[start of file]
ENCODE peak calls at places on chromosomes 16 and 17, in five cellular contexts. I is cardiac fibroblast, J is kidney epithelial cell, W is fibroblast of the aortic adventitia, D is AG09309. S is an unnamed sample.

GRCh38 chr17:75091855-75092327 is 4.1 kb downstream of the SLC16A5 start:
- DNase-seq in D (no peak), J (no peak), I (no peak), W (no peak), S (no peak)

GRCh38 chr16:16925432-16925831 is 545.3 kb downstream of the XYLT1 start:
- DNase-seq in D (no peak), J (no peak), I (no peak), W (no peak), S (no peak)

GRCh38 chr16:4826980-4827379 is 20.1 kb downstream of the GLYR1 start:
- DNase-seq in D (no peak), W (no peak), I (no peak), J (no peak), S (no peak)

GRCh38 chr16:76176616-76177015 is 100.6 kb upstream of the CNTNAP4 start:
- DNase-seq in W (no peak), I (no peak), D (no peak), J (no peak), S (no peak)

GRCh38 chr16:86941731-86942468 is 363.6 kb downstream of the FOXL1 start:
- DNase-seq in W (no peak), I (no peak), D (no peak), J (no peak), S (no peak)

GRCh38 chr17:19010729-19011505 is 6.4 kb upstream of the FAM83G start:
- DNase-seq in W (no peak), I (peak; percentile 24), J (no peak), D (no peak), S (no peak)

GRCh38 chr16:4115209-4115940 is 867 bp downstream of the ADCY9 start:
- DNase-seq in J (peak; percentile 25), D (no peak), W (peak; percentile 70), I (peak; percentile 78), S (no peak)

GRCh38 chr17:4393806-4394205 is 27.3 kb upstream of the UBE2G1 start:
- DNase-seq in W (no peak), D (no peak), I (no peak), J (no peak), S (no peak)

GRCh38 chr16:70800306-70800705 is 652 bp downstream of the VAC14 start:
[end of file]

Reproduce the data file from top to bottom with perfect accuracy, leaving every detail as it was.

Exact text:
ENCODE peak calls at places on chromosomes 16 and 17, in five cellular contexts. I is cardiac fibroblast, J is kidney epithelial cell, W is fibroblast of the aortic adventitia, D is AG09309. S is an unnamed sample.

GRCh38 chr17:75091855-75092327 is 4.1 kb downstream of the SLC16A5 start:
- DNase-seq in D (no peak), J (no peak), I (no peak), W (no peak), S (no peak)

GRCh38 chr16:16925432-16925831 is 545.3 kb downstream of the XYLT1 start:
- DNase-seq in D (no peak), J (no peak), I (no peak), W (no peak), S (no peak)

GRCh38 chr16:4826980-4827379 is 20.1 kb downstream of the GLYR1 start:
- DNase-seq in D (no peak), W (no peak), I (no peak), J (no peak), S (no peak)

GRCh38 chr16:76176616-76177015 is 100.6 kb upstream of the CNTNAP4 start:
- DNase-seq in W (no peak), I (no peak), D (no peak), J (no peak), S (no peak)

GRCh38 chr16:86941731-86942468 is 363.6 kb downstream of the FOXL1 start:
- DNase-seq in W (no peak), I (no peak), D (no peak), J (no peak), S (no peak)

GRCh38 chr17:19010729-19011505 is 6.4 kb upstream of the FAM83G start:
- DNase-seq in W (no peak), I (peak; percentile 24), J (no peak), D (no peak), S (no peak)

GRCh38 chr16:4115209-4115940 is 867 bp downstream of the ADCY9 start:
- DNase-seq in J (peak; percentile 25), D (no peak), W (peak; percentile 70), I (peak; percentile 78), S (no peak)

GRCh38 chr17:4393806-4394205 is 27.3 kb upstream of the UBE2G1 start:
- DNase-seq in W (no peak), D (no peak), I (no peak), J (no peak), S (no peak)

GRCh38 chr16:70800306-70800705 is 652 bp downstream of the VAC14 start: